PROVO — For months, speculation has swirled about the outcome of an internal review conducted by BYU officials regarding allegations of improper benefits to student-athletes.
The information gathered from that investigation was forwarded to the NCAA.
The school should find out within the next week what action the NCAA will take, BYU athletic director Tom Holmoe said during a 55-minute question-and-answer session with reporters Wednesday.
Holmoe expects it will come prior to the football team’s season opener at Connecticut on Aug. 29.
The NCAA is “going to review our case in the next couple of days or something,” Holmoe said. “We’ll hear back hopefully soon.”
While Holmoe said he didn't want to speculate about how the NCAA will handle the case, he added, "We followed the protocol and procedures. We feel good about what we have done. I think I can say this — I don’t see this as a major case. It’s a violation of a rule. We’re awaiting the response.”
Holmoe declined to talk about any names of those who are linked to the case.
“It will eventually come out with what they say. They may come back and not say much,” Holmoe said. “I can say there may have to be a repayment on something and that’s all it comes down to and there wouldn’t be a penalty. Or there could be a penalty based on that.”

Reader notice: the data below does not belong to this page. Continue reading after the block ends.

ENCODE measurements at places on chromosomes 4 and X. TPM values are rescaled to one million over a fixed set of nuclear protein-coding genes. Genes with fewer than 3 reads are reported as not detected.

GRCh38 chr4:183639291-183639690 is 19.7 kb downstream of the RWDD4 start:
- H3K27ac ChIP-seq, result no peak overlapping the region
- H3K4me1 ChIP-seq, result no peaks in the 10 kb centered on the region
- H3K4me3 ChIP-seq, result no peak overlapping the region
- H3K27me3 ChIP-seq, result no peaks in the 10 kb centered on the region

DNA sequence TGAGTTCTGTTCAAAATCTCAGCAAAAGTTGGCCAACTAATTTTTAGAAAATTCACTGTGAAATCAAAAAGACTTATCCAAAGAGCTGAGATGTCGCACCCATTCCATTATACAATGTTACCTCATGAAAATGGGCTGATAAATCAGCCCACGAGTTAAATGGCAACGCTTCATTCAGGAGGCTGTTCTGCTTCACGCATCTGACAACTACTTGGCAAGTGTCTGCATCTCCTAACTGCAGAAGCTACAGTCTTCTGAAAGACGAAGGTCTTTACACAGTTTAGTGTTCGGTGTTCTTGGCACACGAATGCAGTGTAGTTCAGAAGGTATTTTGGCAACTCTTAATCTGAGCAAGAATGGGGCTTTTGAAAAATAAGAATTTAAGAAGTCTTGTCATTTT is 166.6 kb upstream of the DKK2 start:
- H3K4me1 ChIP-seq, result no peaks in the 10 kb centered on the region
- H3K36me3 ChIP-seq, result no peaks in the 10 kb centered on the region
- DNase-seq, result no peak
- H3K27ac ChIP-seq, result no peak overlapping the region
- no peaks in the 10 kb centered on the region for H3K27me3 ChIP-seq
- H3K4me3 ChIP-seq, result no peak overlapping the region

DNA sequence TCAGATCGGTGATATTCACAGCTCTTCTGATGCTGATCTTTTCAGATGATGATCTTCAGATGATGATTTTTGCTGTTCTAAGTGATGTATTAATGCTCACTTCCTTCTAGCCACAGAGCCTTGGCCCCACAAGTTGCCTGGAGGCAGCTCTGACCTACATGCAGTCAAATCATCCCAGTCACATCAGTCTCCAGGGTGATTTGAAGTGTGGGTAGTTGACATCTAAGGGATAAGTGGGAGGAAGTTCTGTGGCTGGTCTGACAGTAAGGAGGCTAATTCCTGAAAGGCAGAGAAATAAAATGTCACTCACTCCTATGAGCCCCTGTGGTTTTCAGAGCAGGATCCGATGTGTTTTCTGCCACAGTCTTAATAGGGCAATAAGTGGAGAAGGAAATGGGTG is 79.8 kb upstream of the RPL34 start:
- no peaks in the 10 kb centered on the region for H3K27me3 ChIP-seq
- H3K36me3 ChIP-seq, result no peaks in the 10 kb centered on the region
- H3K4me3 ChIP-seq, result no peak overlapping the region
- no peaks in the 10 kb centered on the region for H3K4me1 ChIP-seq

Holmoe said nobody on campus was fired because of this internal investigation.
Last winter, longtime director of football operations, Duane Busby, resigned. There has been speculation that Busby’s departure from BYU was related to the alleged violations.
“He resigned on his own,” Holmoe said. “We had conversations a year or two previous to that about him moving on to other things. At that time, he had actually talked to me about moving on to another job. The timing was unfortunate.”
Did the school suggest penalties on itself?
“Not necessarily in this particular case because it didn’t go down that road,” Holmoe said.
Holmoe answered numerous questions on a wide variety of subjects Wednesday:
POWER 5 AUTONOMY
With the NCAA’s decision to give autonomy to the Power 5 conference schools that want to offer additional financial and material benefits to their student-athletes, Holmoe emphasized that BYU will do what’s best for BYU.
“We’re focusing on what we’ve done for a long time,” Holmoe said. “Instead of chasing after necessarily what the Power 5 are doing, or individual schools, we think it’s best to stay on track with what’s brought BYU to this point. We’ll make some changes and we’ll adapt, but we’ve got to stay true to who we are and what we do. We are BYU, and we’re going to do what we do best — compete as hard as we can and we’ll raise whatever money we need to. We’re not going to keep up with the Joneses in every single area.”
BYU opened a nutrition center last year that has provided fruits, nuts, bagels and protein shakes for student-athletes. New NCAA policies have altered BYU's approach.
“Now, you can have anything there, food-wise, so that changes the direction we are taking that,” Holmoe said. “Now, we have another plan, and another budget."